Art Auction in India
Christie’s is holding its first art auction in India today, aiming to tap into the budding market for prestige purchasing among the country’s fast-growing ranks of millionaires. The inaugural sale of 83 lots in Mumbai features paintings from the private collection of one of India’s first families of contemporary art, as well as pieces from six of the nine Indian artists deemed “national treasures” whose works cannot leave the country.
Christie’s sees the relatively underdeveloped art market in Asia’s third-largest economy as fertile ground for growth as part of its international expansion that has included recent auctions in China and the Middle East. India’s luxury goods market is forecast to grow by 86% over the next five years, followed by China at 72%, Brazil at 31% and Russia at 28%, according to the research firm Euromonitor.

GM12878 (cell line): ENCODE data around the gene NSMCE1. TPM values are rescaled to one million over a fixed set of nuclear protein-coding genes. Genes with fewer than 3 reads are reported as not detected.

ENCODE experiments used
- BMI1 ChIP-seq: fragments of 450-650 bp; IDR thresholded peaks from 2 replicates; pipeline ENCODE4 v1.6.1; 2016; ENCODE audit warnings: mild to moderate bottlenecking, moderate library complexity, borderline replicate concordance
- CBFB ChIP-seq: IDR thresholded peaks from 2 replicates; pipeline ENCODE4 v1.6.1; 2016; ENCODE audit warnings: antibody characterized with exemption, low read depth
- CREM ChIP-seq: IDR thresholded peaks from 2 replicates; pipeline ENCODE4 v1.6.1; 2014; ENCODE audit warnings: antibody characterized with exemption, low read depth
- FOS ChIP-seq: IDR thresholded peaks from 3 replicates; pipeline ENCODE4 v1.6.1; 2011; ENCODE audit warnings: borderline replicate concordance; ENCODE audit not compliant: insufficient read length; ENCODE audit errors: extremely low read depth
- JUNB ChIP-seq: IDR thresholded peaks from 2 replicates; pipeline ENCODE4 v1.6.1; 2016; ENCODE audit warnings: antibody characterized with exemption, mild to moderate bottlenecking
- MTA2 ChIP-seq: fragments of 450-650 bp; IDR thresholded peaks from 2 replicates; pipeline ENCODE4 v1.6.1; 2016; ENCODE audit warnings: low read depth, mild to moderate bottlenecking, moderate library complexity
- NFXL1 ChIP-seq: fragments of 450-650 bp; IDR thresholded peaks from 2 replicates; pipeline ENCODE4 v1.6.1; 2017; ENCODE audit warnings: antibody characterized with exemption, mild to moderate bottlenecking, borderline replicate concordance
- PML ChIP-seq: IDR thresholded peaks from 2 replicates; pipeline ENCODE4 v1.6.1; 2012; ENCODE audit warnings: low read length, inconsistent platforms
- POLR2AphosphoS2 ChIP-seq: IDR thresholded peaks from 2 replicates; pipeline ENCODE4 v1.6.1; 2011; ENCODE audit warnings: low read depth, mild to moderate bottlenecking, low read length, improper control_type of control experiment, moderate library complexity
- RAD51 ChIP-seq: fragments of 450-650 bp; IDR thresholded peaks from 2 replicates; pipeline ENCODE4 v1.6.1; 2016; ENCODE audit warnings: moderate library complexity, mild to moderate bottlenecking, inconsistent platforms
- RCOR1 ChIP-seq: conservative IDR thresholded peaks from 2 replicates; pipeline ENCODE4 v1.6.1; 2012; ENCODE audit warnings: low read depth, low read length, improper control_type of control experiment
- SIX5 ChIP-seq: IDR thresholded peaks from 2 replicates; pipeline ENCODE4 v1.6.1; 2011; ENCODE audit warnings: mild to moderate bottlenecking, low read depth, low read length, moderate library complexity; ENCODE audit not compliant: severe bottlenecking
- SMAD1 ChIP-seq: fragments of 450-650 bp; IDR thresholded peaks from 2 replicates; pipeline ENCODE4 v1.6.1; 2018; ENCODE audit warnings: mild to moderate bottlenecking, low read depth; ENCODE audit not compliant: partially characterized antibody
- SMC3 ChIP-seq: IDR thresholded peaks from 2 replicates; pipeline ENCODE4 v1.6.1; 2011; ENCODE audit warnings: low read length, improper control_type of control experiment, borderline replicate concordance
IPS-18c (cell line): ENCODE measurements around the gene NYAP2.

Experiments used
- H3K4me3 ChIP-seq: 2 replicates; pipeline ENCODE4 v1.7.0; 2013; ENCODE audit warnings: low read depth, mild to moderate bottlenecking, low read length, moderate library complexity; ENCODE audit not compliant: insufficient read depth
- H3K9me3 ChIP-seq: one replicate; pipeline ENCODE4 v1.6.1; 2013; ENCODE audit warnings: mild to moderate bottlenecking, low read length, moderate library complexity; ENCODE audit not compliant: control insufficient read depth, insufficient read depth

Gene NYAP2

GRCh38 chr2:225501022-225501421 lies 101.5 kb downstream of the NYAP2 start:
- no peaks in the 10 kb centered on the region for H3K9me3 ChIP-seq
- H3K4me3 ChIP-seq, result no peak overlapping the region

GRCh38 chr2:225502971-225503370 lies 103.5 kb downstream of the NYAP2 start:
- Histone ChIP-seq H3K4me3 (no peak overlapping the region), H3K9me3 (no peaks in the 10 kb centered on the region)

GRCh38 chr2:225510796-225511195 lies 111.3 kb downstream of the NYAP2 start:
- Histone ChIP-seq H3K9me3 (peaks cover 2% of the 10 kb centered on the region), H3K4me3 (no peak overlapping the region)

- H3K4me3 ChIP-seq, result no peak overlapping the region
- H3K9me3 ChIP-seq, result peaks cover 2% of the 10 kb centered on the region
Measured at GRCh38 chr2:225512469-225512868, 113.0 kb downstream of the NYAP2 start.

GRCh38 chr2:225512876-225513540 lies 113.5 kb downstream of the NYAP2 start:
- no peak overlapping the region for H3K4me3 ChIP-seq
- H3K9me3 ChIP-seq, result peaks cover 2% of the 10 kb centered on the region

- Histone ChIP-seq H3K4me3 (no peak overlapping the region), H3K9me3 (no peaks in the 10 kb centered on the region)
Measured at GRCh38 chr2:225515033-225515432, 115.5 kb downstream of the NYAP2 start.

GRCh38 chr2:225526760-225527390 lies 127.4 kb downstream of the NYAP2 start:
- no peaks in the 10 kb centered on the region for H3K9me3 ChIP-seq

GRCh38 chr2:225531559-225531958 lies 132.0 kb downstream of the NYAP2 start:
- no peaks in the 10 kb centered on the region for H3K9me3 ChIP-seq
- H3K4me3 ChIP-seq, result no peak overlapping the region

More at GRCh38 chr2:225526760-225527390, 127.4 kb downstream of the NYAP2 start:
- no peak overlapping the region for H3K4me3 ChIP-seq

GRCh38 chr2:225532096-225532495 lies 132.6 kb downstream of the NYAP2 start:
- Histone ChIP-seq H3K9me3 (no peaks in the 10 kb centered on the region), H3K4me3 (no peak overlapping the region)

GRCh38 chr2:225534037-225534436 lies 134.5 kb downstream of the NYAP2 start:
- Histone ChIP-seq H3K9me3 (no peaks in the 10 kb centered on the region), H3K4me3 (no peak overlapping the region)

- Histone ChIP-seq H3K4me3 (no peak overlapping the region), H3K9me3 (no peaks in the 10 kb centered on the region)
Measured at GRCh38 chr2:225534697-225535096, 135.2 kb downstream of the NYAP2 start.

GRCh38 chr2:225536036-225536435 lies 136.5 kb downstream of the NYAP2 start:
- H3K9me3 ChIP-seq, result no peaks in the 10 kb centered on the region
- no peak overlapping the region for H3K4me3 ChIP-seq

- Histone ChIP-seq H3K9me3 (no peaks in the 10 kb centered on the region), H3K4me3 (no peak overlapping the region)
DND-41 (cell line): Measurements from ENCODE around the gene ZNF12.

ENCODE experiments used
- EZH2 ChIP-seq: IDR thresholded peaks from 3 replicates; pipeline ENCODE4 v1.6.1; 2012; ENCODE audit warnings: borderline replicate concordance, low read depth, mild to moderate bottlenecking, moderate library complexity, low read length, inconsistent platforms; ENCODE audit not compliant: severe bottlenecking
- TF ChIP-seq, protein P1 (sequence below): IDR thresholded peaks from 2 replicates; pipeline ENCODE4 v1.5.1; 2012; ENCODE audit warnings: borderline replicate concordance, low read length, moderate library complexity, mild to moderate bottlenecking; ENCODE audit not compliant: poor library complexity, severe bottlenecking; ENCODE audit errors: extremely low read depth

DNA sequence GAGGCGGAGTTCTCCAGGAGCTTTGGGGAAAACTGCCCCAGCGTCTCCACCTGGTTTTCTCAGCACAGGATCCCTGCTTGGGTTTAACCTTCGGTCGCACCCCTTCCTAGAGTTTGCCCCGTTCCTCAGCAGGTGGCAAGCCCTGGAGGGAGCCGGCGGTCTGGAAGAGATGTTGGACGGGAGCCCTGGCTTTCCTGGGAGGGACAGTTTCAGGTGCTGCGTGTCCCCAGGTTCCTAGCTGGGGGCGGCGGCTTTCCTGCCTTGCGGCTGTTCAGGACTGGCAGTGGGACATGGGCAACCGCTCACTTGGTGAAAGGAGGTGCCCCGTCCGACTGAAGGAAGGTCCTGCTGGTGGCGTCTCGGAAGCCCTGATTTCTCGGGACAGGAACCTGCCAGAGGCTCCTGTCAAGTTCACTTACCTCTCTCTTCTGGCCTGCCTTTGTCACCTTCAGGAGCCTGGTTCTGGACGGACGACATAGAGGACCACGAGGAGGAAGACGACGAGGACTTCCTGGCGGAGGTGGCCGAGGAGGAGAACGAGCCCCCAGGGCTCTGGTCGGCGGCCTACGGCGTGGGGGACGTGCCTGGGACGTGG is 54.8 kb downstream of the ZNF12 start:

Moving into prestige investments such as art is the next natural step in luxury spending, said Euromonitor’s Fflur Roberts. “The higher you go up in the scale of wealth, art is becoming increasingly more attractive,” Roberts said. “It’s an appreciation of art and that luxury of being able to buy art.”
Rajan Sehgal, who manages private banking for Indian nationals for Credit Suisse, said, “Today, art is a very important and an extremely key investment over the years, much more than real estate in some markets.” Indian buyers have been snapping up pieces at Christie’s events in London and New York, and the auction house believes the time is ripe to hold its first sale inside India, where it has had a representative office for nearly two decades.
The auction consists entirely of Indian art, but Pylkkanen, who is acting as auctioneer for the Mumbai sale, said the hope was that as India’s wealthy begin to get a taste for fine art they would also move into buying rare objects from around the world.